“It was a complicated choice to make. The dialogue around school choice in Nashville, though, doesn’t often include much nuance — or many voices of parents like me.” —Aidan Hoyal

I grew up near Charlottesville and got a misleading education about Civil War history. Students deserve better.

“In my classroom discussions, the impetus for the Civil War was resigned to a debate over the balance of power between federal and state governments. Slavery was taught as a footnote to the cause of the war.” —Laura Faith Kebede

Weekend Reads

Need classroom decor inspiration? These educators have got you covered.

This school year, students will spend about 1,000 hours in school —making their classrooms a huge part of their learning experience.

We’re recognizing educators who’ve poured on the pizazz to make students feel welcome. From a 9th-grade “forensics lab” decked out in caution tape to a classroom stage complete with lights to get first graders pumped about public speaking, these crafty teachers have gone above and beyond to create great spaces.

Got a classroom of your own to show off? Know someone that should be on this list? Let us know!

Jaclyn Flores, First Grade Dual Language, Rochester, New York
“Having a classroom that is bright, cheerful, organized and inviting allows my students to feel pride in their classroom as well as feel welcome. My students look forward to standing on the stage to share or sitting on special chairs to dive into their learning. This space is a safe place for my students and we take pride in what it has become.”

Jasmine, Pre-K, Las Vegas, Nevada
“My classroom environment helps my students because providing calming colors and a home-like space makes them feel more comfortable in the classroom and ready to learn as first-time students!”


Oneika Osborne, 10th Grade Reading, Miami Southridge Senior High School, Miami, Florida
“My classroom environment invites all of my students to constantly be in a state of celebration and self-empowerment at all points of the learning process. With inspirational quotes, culturally relevant images, and an explosion of color, my classroom sets the tone for the day every single day as soon as we walk in. It is one of optimism, power, and of course glitter.”

Kristen Poindexter, Kindergarten, Spring Mill Elementary School, Indianapolis, Indiana
“I try very hard to make my classroom a place where memorable experiences happen. I use songs, finger plays, movement, and interactive activities to help cement concepts in their minds. It makes my teacher heart so happy when past students walk by my classroom and start their sentence with, “Remember when we…?”. We recently transformed our classroom into a Mad Science Lab where we investigated more about our 5 Senses.”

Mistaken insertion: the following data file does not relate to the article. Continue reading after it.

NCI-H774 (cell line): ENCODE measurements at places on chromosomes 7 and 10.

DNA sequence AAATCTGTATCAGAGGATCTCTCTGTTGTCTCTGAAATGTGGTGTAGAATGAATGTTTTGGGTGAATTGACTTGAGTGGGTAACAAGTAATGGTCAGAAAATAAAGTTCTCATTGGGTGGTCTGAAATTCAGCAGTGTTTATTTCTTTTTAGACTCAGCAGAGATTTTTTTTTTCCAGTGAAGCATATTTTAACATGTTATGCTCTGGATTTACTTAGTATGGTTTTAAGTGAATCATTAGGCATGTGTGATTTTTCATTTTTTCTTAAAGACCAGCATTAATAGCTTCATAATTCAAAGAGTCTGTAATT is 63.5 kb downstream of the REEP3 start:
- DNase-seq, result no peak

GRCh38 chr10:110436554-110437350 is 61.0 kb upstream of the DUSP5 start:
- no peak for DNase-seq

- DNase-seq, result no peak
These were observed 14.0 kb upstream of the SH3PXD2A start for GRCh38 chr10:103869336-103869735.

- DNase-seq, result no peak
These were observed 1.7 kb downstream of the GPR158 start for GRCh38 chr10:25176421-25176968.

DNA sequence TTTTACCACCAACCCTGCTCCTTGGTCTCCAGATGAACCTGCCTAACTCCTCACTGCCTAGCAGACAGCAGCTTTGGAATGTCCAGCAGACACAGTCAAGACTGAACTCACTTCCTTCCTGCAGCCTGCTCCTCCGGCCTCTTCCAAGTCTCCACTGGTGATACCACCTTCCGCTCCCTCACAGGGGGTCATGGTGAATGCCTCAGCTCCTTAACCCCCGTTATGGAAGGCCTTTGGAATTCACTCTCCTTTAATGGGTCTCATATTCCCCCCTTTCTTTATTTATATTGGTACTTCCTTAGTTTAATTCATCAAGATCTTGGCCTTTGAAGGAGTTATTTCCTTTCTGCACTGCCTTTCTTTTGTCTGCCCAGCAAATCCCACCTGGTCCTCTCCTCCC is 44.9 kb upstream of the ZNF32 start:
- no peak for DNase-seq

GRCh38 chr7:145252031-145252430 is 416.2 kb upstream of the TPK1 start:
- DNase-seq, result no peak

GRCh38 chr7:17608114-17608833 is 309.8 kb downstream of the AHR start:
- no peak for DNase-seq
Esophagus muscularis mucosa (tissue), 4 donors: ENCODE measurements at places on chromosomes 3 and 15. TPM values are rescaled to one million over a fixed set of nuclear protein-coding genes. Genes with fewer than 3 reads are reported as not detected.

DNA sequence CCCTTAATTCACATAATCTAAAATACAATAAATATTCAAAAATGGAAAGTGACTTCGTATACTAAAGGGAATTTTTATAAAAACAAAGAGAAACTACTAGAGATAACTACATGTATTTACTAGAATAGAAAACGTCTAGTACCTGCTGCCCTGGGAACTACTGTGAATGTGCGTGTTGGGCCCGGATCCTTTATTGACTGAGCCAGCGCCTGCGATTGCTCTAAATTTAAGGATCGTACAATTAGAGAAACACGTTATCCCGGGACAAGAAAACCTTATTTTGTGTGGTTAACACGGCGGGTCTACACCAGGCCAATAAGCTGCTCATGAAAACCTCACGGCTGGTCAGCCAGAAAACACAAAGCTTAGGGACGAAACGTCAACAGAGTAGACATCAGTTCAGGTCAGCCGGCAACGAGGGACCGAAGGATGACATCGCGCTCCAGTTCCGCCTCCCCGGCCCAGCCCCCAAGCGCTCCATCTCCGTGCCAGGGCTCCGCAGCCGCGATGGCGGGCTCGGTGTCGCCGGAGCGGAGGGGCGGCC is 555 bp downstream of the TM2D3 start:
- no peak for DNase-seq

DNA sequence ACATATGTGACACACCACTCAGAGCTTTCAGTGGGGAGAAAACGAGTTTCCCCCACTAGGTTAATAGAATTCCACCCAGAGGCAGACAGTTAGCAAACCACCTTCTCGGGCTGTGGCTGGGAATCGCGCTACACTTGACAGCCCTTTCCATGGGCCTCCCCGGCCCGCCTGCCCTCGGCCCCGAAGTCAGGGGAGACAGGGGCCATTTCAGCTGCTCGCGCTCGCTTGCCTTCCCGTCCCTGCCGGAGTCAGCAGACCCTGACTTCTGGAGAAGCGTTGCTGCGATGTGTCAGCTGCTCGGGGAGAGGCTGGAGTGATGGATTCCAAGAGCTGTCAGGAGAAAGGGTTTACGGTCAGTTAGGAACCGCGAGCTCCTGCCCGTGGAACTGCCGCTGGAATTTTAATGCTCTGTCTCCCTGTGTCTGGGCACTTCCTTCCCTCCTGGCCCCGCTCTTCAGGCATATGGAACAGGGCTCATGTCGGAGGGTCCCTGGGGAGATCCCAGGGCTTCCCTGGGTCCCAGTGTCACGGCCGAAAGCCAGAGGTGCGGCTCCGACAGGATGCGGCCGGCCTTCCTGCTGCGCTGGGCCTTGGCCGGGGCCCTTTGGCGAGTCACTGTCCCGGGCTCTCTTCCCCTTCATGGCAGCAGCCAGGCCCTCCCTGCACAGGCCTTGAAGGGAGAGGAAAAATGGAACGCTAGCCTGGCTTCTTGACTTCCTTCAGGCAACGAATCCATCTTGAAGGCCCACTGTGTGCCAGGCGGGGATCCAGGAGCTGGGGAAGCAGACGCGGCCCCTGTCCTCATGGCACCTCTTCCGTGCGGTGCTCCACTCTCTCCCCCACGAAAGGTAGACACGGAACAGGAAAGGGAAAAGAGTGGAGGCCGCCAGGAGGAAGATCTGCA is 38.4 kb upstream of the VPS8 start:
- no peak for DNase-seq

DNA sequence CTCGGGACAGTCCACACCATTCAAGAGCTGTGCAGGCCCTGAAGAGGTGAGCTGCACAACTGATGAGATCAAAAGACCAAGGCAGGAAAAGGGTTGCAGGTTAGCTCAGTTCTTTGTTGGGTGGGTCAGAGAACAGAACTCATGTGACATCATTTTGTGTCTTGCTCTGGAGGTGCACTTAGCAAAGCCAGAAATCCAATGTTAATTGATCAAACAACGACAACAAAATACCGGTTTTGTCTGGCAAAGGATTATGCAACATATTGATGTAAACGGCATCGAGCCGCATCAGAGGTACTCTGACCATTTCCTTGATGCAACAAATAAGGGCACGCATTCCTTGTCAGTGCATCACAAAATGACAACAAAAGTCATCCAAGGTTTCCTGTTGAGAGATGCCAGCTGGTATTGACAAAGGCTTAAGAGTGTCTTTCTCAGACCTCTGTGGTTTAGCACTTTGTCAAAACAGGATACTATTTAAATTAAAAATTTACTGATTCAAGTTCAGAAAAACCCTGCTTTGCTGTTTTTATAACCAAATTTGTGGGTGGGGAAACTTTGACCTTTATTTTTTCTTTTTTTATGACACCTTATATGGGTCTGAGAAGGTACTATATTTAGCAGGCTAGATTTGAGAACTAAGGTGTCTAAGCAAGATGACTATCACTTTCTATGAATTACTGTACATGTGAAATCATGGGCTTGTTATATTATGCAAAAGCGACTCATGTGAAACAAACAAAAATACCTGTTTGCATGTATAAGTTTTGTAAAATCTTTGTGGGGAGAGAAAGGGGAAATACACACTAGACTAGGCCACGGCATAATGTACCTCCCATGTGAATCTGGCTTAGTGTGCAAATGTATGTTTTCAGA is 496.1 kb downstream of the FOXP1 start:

Brittany, 9th Grade Biology, Dallas, Texas
“I love my classroom environment because I teach Biology, it’s easy to relate every topic back to Forensics and real-life investigations! Mystery always gets the students going!”


Ms. Heaton, First Grade, Westampton, New Jersey
“As an educator, it is my goal to create a classroom environment that is positive and welcoming for students. I wanted to create a learning environment where students feel comfortable and in return stimulates student learning. A classroom is a second home for students so I wanted to ensure that the space was bright, friendly, and organized for the students to be able to use each and every day.”

D’Essence Grant, 8th Grade ELA, KIPP Houston, Houston, Texas
“Intentionally decorating my classroom was my first act of showing my students I care about them. I pride myself on building relationships with my students and them knowing I care about them inside and outside of the classroom. Taking the time to make the classroom meaningful and creative as well building a safe place for our community helps establish an effective classroom setting.”


Jayme Wiertzema, Elementary Art, Worthington, Minnesota
“I’m looking forward to having a CLASSROOM this year. The past two years I have taught from a cart and this year my amazing school district allowed me to have a classroom in our school that is busting at the seams! I’m so excited to use my classroom environment to inspire creativity in my students, get to know them and learn from their amazing imaginations in art class!”


Melissa Vecchio, 4th Grade, Queens, New York
“Since so much of a student’s time is spent inside their classroom, the environment should be neat, organized, easy to move around in but most of all positive. I love to use a theme to reinforce great behavior. I always give the students a choice in helping to design bulletin boards and desk arrangements. When they are involved they take pride in the classroom, and enjoy being there.”